1. cf.John N. Findlay, The Transcendence of the Cave (1967).

  2. the river of forgetfulness that flows in Hades, the underworld of Greek mythology, whose water produces loss of memory in those who drink it.

  3. Fr. “upon my faith”.

  4. a member of the eastern gothic tribe that ruled in Italy between 489 and 555 A.D.

  5. cf. John Keats, Ode to Melancholy, I, 1 (“No, no, go not to Lethe…”)

  6. in Hindu religion, a god’s coming down in bodily form to the Earth.

  7. to treat (an abstraction) as substantially existing or as a concrete material object.


So!1… stuck “in the pen”, let’s organize
A dig, an excavation through the fuss
Of the last thirty odd years of lies,
Accepted now, though once they racked us.
To begin ab ovo2: Ike was in the Oval—
Naturally, he had his fans—
But acute liberal intellectuals
Knew the country was wont to subtler plans,
Required a more sophisticated person,
Was a helm that needed the perfect man:
Adlai3 was considered so by some
And, what with Jack4 getting the gig,
Ike was liked all over again:
On blacks he wasn’t all that big
But living his term he kept out Nixon5.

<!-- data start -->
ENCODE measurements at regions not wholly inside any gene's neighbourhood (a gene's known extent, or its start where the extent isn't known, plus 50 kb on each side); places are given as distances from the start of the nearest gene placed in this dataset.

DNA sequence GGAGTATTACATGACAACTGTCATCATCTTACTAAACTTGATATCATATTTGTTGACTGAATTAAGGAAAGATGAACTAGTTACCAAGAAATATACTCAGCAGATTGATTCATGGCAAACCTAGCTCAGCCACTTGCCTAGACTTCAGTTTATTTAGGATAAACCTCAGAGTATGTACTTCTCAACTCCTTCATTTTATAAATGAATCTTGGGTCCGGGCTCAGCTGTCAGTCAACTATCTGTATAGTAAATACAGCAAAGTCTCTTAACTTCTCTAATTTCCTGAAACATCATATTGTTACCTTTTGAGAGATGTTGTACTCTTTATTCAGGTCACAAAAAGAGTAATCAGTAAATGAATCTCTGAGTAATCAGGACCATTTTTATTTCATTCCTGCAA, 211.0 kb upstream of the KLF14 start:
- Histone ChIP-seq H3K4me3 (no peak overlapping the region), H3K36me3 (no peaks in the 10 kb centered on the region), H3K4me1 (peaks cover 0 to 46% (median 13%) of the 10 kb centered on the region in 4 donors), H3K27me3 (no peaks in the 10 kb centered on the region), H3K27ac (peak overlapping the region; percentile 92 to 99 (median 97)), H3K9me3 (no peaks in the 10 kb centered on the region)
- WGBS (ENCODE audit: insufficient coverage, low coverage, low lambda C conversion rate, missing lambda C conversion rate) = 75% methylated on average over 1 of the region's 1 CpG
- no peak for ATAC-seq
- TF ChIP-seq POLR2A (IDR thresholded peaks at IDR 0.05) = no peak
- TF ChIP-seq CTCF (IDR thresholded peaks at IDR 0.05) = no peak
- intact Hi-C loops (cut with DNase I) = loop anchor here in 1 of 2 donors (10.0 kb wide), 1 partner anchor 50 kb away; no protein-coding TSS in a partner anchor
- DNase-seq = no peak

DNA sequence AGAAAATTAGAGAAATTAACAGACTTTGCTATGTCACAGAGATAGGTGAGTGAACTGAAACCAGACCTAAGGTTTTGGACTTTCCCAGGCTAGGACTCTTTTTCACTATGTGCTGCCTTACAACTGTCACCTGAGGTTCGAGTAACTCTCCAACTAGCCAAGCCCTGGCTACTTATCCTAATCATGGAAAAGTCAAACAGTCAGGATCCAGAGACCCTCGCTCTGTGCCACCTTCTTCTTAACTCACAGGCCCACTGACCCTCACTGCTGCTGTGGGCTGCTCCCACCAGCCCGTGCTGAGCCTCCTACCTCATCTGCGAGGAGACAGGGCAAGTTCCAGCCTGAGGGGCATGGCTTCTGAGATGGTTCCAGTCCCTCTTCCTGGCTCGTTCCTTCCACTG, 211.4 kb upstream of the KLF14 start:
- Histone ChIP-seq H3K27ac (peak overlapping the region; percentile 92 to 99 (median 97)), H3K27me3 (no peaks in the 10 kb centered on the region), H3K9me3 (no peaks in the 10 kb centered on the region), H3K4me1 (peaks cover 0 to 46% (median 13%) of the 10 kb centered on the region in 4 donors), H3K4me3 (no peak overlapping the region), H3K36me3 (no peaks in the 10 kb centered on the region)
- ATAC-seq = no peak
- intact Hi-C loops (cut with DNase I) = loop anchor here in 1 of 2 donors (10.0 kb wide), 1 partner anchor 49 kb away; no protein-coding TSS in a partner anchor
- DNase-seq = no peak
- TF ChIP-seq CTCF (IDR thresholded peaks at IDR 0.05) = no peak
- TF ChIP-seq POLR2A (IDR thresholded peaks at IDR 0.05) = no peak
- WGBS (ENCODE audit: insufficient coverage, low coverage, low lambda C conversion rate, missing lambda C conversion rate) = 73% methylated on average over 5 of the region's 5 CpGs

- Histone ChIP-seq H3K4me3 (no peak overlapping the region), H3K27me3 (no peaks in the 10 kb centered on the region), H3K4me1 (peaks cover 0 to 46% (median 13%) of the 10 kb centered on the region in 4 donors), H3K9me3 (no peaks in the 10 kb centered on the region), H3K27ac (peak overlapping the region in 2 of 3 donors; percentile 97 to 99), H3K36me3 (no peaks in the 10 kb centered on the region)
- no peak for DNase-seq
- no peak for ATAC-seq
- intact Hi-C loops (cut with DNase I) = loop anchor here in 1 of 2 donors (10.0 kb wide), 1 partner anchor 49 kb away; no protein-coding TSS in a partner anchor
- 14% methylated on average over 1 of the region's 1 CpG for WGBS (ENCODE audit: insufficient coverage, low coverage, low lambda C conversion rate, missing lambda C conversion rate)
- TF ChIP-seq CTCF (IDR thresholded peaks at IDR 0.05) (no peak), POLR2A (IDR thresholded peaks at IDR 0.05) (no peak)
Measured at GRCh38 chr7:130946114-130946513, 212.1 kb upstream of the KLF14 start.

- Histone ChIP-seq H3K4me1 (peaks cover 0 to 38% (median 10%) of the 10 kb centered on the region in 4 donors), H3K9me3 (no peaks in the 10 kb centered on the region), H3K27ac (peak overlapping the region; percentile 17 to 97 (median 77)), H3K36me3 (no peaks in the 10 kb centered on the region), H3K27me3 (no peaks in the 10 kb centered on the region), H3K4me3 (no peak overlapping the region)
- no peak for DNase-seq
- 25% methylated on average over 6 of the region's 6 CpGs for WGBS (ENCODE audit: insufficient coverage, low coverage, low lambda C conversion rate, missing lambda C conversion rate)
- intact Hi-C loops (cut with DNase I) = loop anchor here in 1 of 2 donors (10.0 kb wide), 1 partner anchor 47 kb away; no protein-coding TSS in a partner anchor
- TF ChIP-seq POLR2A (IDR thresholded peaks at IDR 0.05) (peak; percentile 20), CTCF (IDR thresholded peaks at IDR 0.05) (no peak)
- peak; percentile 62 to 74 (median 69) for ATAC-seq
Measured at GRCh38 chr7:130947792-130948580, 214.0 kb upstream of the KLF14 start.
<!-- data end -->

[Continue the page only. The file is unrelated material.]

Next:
Perhaps the time’s single one event
Fateful as all now understand
Was that little Sputnik6 present
Krushchev put into Ike’s cold hand7.
Ah old Nikita! Such charm, so peasant crass8!
Even chid Mao once for the line of his descent9,
And Mao agreed, he too had betrayed his class.
But, to children, the Sputnik brought long Lent10:
The eagle11, of a sudden, notes the bear12,
While she relaxes in her birdbath,
Has almost clambered up to where
He can see her and… laugh?!
That oaf more adept at rockets?!!
She clawed at blackboards, her wrath
Ensured his cubs the picnic basket,
While eaglets dieted on science and math.
I saw the best minds of my generation13
Balance formulae by squinting14,
Back when a “big ego” was socially damnation,
And think it’s here worth more than hinting
At what fucked-up the youngsters of the nation.
Back then there was the paradox of S.A.T.s15:
High-scoring meant to ask oneself
Is competition an aberration?
While those classed on a lower shelf
Were brought to believe in wealth and ease.
For egos and conceits it meant
Those not faltering were growing
Not from self-loving but dissent